The date is easy to remember. The 14th of July. How do the flood victims live, 3 months later? Where are they at? Where are they staying? Are they compensated? Did help arrive quickly? The Investigation team, made up of Santos Hevia Garcia, Pierre Mélice, Geoffrey Simonon, Colin Wulput, Valentine Liénard and Anne-Catherine Croufer returned to the scene. Images, smells, encounters that none of us will be able to forget.

Christine, saved in extremis: “I wanted to die on my barge”




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Christine Turtle’s barge sinking into the Meuse © All rights reserved


On the port of yachts in Liège, barges are docked. The Meuse becomes more and more violent. One of the barges, that of Christine Turtle, 86, is pitching. Volunteer rescuers try to persuade her to leave her boat, but she doesn’t want to. It’s his whole life, 40 years of memories and experiences. In the end, it was almost by ripping her off that rescuers managed to keep her alive. His daughter, Linsay Varney, tells us: “She wanted to die on her boat. She is furious at the rescuers. Today, she will have to go to a nursing home, it’s complicated. She has nothing left and the nursing home is going to be expensiveLike so many others, Christine Turtle will change her life. From a barge, she will go into a nursing home. She will try to rebuild herself.

Suzanne, saved at the last minute from her now non-existent house




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What remains of Suzanne Billet’s house © All rights reserved


On July 15, during a news report, we witnessed a collapsing house in Trooz, in the district of La Brouck. We are powerless, cries for help are chilling, cold in the back. We wondered if the lady and her dog had survived. The Investigation team set out to find him. And yes ! She was saved … by her neighbor. She is 85 years old, but today all that remains is rubble from her house. Suzanne currently lives with her daughter and hopes to one day return to live in La Brouck. How can we imagine his future? She has nothing left, no more clothes, no more memories, no more walls, nothing. When we met her, she was doing her “hard”: “I had to take a long stride through the void, my neighbor pulled me up and I jumped into his arms“, explains Suzanne Billet. Before leaving us, she cracks. Standing on the rubble, she gives herself up:”I still have tears in my eyes. I would love to come back here. I was quiet in my little corner … and here it is, this is the story of the house“.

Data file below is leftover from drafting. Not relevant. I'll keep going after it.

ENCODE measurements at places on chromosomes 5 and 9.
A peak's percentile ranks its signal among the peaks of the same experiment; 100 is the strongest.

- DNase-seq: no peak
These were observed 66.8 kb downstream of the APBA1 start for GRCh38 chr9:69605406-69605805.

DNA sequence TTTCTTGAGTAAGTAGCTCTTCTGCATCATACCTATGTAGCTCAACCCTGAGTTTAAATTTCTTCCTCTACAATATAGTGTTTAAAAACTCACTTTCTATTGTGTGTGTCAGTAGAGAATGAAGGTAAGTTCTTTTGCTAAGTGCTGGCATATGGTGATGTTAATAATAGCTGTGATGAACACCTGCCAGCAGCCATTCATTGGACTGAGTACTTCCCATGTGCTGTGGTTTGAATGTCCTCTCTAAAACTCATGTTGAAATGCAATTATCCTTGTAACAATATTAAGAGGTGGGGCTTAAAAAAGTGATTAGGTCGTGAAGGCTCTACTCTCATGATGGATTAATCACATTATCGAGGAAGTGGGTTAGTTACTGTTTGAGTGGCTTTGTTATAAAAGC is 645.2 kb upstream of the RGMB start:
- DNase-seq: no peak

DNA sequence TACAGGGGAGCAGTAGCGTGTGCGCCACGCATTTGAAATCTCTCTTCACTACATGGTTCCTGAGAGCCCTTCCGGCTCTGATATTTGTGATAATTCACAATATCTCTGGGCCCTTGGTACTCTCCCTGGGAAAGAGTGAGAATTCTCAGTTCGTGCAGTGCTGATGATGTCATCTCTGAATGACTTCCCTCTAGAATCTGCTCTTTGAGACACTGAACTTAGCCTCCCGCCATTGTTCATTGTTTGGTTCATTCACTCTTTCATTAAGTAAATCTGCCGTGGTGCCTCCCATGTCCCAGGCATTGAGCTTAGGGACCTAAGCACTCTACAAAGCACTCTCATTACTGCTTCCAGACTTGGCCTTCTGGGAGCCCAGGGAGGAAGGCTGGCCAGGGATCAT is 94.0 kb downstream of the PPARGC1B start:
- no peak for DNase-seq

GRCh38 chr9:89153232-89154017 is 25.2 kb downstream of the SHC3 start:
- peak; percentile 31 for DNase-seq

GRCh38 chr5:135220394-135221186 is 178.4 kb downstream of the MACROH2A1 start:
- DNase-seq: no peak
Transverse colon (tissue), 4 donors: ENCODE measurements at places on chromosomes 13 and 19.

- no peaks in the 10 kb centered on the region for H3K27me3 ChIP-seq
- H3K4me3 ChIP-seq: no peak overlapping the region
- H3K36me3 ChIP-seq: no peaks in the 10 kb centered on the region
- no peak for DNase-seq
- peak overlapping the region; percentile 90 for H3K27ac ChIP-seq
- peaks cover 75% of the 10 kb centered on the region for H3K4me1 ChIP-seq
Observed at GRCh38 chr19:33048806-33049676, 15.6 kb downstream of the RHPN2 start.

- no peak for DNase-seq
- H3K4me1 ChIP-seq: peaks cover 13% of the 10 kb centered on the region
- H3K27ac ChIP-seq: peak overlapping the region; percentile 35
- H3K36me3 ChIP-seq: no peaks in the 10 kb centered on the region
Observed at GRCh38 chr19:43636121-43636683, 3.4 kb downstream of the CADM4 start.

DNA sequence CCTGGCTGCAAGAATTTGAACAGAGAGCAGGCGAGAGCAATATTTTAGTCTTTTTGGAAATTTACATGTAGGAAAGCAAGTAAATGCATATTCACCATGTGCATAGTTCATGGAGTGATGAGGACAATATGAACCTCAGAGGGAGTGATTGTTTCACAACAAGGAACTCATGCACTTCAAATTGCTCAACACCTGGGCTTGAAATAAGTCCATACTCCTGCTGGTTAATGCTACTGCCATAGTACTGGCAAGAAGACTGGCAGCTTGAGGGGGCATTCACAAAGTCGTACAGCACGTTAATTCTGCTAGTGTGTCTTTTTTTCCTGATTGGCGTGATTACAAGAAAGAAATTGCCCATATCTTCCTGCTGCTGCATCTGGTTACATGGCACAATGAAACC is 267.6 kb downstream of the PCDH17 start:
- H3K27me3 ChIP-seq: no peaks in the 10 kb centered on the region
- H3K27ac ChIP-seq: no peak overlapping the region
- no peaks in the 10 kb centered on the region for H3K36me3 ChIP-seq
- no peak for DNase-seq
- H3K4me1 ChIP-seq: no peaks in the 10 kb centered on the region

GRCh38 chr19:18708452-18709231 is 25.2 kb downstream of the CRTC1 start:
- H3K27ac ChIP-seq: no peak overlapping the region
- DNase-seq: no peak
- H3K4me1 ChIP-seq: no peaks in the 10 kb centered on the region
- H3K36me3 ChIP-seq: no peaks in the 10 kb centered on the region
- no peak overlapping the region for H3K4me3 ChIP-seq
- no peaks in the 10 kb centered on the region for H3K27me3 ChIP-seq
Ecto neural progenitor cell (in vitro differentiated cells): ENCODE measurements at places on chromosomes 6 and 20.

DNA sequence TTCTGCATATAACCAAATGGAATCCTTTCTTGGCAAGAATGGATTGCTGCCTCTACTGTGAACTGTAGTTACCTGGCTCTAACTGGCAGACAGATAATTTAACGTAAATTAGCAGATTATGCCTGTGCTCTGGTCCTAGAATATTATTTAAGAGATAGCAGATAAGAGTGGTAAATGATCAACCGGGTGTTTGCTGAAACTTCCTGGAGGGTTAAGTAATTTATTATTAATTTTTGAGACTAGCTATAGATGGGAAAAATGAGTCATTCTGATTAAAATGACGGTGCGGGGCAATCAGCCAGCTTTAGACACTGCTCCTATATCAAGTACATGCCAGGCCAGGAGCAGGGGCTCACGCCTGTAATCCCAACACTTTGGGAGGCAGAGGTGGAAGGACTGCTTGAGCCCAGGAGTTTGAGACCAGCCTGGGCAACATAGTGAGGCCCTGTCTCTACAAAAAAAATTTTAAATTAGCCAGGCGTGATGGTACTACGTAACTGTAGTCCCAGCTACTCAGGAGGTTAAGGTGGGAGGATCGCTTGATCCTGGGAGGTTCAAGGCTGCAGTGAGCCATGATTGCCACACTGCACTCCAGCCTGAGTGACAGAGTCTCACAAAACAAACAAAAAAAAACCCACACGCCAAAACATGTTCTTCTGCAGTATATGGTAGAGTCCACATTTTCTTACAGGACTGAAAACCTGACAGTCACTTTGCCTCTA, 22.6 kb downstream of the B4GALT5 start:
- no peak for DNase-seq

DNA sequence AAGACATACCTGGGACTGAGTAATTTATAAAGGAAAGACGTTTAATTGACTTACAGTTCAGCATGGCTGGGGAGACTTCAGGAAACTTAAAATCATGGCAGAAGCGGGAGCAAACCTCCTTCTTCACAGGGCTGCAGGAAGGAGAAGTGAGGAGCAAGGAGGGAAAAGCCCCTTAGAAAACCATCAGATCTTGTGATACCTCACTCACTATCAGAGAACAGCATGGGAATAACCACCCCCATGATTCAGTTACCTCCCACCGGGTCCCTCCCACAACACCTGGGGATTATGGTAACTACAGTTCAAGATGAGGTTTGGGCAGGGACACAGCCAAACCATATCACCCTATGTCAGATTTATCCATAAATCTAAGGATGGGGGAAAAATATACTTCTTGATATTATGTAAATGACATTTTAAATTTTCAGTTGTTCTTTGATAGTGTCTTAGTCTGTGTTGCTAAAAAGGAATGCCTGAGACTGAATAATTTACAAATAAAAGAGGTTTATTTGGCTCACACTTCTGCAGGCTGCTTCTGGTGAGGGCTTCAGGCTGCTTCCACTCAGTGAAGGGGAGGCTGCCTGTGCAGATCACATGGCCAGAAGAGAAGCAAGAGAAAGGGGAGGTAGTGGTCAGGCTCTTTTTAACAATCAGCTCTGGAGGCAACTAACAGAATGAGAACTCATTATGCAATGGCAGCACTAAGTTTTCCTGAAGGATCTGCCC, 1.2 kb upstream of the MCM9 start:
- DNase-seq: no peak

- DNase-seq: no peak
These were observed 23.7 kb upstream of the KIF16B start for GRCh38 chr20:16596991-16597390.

Suzanne’s story is the story of thousands of disaster victims who lost everything in one night.

During our investigation, we encountered dozens of them. Today, they are fighting with insurance. Some companies are reluctant to reimburse properly. Others are more human and things are going well. Currently, in the Liège basin, 20% of victims are fully compensated, 50 are still in negotiation, and 30% have still not received a visit from an expert.




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© All rights reserved


Experts are overwhelmed, tradesmen too. For now, the houses are still drying out. Doors and windows wide open. But winter is approaching. Several victims still do not have gas for heating or cooking. One of the victims we met received a visit … from a car expert. You read that correctly: a car expert came, not for his car, but for real estate. He was thus able to receive an advance from the insurance, while waiting for the real estate expert… in November.

Three months later, several towns and villages are still “dead”. Take the example of Chaudfontaine, a few steps from Liège. The casino is closed, the thermal baths are closed, the restaurants are closed, the houses are abandoned. Not an open bakery, grocery store or butcher’s shop. They are ghost villages.

It will take years and years to rebuild.

Some numbers

The toll is 38 dead and still one missing. 50,000 damaged homes. 97 km² of flooded areas. 160,000 tons of waste washed away.

In all: 209 municipalities out of 262 were declared disaster victims.

Firefighters stuck in a gas station on July 14 return to the scene

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